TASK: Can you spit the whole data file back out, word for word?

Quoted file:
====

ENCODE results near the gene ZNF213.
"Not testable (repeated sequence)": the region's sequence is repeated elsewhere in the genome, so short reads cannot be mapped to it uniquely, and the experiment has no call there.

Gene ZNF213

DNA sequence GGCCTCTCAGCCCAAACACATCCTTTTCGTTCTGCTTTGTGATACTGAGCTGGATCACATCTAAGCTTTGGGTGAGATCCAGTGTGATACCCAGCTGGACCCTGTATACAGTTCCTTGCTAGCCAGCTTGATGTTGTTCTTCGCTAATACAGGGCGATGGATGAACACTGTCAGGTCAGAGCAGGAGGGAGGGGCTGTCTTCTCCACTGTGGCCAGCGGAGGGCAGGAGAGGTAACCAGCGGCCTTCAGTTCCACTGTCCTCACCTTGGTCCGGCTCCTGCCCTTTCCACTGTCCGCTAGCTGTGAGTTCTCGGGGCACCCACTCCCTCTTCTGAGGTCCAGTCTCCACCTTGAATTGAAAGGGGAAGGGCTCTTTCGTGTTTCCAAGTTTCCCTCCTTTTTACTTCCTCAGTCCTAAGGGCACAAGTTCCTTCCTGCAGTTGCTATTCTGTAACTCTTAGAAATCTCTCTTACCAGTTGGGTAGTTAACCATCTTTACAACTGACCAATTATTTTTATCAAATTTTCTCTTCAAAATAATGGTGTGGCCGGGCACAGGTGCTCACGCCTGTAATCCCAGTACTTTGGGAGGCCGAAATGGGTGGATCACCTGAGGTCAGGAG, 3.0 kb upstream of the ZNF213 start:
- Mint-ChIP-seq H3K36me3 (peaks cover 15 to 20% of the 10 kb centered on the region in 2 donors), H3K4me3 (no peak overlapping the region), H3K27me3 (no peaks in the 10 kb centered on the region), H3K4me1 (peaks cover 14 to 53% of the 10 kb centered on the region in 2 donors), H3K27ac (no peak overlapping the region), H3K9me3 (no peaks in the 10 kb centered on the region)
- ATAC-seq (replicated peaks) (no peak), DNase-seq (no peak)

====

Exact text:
ENCODE results near the gene ZNF213.
"Not testable (repeated sequence)": the region's sequence is repeated elsewhere in the genome, so short reads cannot be mapped to it uniquely, and the experiment has no call there.

Gene ZNF213

DNA sequence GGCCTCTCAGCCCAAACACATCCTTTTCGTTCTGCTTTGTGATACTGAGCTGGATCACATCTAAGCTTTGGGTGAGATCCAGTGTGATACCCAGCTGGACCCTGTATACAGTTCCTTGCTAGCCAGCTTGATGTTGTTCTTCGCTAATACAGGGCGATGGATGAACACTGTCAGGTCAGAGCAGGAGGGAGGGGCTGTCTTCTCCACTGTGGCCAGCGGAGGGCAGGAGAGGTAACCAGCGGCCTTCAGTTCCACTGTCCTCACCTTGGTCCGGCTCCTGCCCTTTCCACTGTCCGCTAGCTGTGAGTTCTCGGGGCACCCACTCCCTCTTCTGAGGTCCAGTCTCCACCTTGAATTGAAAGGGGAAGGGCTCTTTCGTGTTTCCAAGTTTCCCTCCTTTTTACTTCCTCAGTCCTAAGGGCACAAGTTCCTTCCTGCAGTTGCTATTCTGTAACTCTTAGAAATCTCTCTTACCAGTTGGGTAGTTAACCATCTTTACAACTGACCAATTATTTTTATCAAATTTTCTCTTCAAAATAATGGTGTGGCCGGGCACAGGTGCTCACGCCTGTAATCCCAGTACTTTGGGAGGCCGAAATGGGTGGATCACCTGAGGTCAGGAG, 3.0 kb upstream of the ZNF213 start:
- Mint-ChIP-seq H3K36me3 (peaks cover 15 to 20% of the 10 kb centered on the region in 2 donors), H3K4me3 (no peak overlapping the region), H3K27me3 (no peaks in the 10 kb centered on the region), H3K4me1 (peaks cover 14 to 53% of the 10 kb centered on the region in 2 donors), H3K27ac (no peak overlapping the region), H3K9me3 (no peaks in the 10 kb centered on the region)
- ATAC-seq (replicated peaks) (no peak), DNase-seq (no peak)